Medieval France. An Encyclopedia

(Darren Dugan) #1

When a fief passed from an individual to a corporate body, it was said to change from
a state of main vive to a state of main morte, and this change of status was called
amortissement. The term amortissement also described both the permission required for
such a transaction and the payment that the lord required as compensation for the
It was not until the 13th century that lawyers began to articulate these principles,
perhaps because alienation of fiefs to nonnobles was rare until that time. The French
kings, now claiming recognition as supreme suzerains in the feudal hierarchy, began to
issue ordinances regarding alienations of feudal property, the first of these being in 1275.
Between 1291 and 1313, Philip IV began to use the concept of abrègement du fief as a
device for raising money. He had commissioners investigate property transactions
throughout the realm and levy fines for franc-fief and amortissement that amounted to
several years’ revenues of the property in question. In 1321, Philip V regulated all
transactions that had occurred in the past sixty years, ordering the church to pay
amortissement of six years’ revenues of fiefs received as gifts and eight years’ revenues
of fiefs acquired by purchase. The crown made heavy use of abrègement du fief as a
fiscal device during the 1320s and continued the practice intermittently thereafter, but as
regular taxation developed during the Hundred Years’ War the exploitation of this source
of revenue lost its significance.
John Bell Henneman, Jr.
Carreau, Marie-Elisabeth. “Les commissaires royaux aux amortissements et aux nouveaux acquets
sous les Capétiens (1275–1328).” Positions des thèses. Paris: École Nationale des Chartes,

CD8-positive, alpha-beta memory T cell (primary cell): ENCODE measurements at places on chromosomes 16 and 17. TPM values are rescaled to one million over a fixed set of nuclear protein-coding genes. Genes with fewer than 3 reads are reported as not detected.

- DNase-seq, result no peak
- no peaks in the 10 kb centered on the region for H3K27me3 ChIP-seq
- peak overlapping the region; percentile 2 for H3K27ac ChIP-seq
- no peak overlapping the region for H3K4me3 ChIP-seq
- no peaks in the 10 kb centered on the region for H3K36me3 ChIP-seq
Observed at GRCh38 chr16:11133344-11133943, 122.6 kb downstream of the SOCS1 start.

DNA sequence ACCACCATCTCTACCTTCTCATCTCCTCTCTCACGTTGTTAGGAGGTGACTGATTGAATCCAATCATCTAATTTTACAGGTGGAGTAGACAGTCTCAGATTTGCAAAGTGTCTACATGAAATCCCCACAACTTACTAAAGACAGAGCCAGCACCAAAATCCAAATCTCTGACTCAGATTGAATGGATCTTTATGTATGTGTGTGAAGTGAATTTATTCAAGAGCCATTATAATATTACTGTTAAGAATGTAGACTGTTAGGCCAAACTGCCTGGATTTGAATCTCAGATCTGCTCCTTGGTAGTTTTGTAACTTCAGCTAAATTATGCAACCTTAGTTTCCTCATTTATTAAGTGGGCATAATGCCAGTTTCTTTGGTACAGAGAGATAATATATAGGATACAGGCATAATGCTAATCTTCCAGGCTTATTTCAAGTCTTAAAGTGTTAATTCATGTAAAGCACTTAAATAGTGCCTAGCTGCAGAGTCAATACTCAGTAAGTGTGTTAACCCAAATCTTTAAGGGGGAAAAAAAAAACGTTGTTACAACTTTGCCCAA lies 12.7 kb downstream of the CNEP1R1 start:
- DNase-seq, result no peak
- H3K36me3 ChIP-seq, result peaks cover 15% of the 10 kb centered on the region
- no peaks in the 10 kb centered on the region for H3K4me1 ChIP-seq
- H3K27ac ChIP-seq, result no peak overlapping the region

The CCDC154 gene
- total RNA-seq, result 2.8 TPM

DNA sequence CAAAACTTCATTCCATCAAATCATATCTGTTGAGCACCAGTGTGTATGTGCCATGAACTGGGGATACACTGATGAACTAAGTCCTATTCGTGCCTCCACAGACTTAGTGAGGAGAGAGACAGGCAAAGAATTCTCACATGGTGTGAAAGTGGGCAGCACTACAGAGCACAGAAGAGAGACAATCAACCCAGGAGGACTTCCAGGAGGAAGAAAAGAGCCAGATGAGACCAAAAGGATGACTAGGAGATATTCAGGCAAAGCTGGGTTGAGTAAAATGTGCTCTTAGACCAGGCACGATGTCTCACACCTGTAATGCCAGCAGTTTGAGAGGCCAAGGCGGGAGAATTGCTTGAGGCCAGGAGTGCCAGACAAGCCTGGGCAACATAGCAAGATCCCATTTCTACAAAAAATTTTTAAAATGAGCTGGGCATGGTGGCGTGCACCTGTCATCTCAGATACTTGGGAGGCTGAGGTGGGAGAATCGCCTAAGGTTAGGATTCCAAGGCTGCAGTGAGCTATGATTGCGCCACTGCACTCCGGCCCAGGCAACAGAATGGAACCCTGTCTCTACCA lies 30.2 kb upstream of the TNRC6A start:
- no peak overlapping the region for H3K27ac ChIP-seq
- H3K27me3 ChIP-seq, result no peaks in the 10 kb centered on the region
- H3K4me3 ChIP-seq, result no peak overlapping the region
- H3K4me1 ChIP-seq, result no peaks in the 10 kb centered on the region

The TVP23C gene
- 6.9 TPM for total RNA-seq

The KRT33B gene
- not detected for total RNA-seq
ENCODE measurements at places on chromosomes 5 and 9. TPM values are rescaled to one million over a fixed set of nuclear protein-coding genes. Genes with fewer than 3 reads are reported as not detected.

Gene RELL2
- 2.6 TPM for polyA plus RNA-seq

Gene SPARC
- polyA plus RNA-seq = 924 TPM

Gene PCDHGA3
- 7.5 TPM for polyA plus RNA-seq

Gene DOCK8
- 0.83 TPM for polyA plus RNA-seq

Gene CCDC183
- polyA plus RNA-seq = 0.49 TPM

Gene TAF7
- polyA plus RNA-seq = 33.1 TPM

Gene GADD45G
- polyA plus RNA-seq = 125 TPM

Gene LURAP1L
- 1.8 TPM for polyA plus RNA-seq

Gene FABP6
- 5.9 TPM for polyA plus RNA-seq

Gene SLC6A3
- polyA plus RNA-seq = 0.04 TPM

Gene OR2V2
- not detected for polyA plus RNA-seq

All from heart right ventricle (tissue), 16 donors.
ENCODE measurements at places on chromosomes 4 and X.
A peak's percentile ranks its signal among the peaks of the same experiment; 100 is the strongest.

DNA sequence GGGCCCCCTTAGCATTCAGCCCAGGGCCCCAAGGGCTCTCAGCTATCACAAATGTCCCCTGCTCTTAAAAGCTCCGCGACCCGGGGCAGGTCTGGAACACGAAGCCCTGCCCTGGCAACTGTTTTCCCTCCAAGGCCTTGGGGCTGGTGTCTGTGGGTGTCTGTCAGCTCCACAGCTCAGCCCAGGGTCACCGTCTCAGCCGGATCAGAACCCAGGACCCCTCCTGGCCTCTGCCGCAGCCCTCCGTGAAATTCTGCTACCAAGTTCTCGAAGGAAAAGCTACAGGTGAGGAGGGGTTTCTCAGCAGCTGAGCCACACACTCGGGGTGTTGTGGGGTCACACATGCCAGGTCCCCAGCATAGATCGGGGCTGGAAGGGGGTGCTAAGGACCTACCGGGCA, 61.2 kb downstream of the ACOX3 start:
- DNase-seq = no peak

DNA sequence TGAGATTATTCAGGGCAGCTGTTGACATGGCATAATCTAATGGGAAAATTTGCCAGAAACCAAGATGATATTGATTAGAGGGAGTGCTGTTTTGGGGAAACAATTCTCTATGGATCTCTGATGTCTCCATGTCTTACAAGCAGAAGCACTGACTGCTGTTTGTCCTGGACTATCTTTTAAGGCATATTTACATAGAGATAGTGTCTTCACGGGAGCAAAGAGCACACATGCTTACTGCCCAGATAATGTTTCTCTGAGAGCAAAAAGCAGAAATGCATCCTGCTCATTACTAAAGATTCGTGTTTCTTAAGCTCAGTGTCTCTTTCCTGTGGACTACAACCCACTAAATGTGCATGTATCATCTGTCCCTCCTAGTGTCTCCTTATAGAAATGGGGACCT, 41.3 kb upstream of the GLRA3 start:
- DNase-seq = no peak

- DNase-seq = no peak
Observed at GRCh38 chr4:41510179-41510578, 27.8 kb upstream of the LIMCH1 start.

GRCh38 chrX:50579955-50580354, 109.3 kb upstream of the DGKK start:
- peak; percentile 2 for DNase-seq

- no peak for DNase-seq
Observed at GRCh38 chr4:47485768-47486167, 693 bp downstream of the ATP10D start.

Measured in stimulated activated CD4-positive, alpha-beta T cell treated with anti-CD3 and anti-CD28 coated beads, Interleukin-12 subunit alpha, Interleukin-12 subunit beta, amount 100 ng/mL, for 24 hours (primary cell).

Henneman, John Bell. “Enquêteurs-Réformateurs and Fiscal Officers in Fourteenth-Century
France.” Traditio 24(1968): 309–49.
ABUZÉ EN COURT. This anonymous poem interspersed with prose, preserved in six
manuscripts and five incunabula, has been incorrectly attributed to King René d’Anjou or
Charles de Rochefort. Written in the third quarter of the 15th century, it is a
condemnation of court life in the tradition of Alain Chartier’s Curial and Quadrilogue
invectif. Abuzé encounters allegorical figures (Abuz, Folcuider, Temps, Folle Bobance,
etc.) and recounts his experiences at court. The work, in the Grand Rhétoriqueur
tradition, makes extensive use of rhetorical figures.
William W.Kibler
Dubuis, Roger, ed. L’Abuzé en court. Geneva: Droz, 1973.
ACART DE HESDIN, JEAN (fl. early 14th c.). The Prise amoureuse, an allegorical
hunt-of-love poem of 1,915 lines, including nine intercalated ballades and nine rondeaux,
composed in 1332, is the only known work of this author, whom a manuscript refers to as
“hospitalier,” presumably a friar living at the foundation of the countess of Artois in
James I.Wimsatt
Acart de Hesdin, Jean. La prise amoureuse, ed. Ernest Hoepffner. Dresden: Niemeyer, 1910.
Hoepffner, Ernest. “Zur ‘Prise amoureuse’ von Jehan Acart de Hesdin.” Zeitschrift für romanische
Philologie 38(1917): 513–27.

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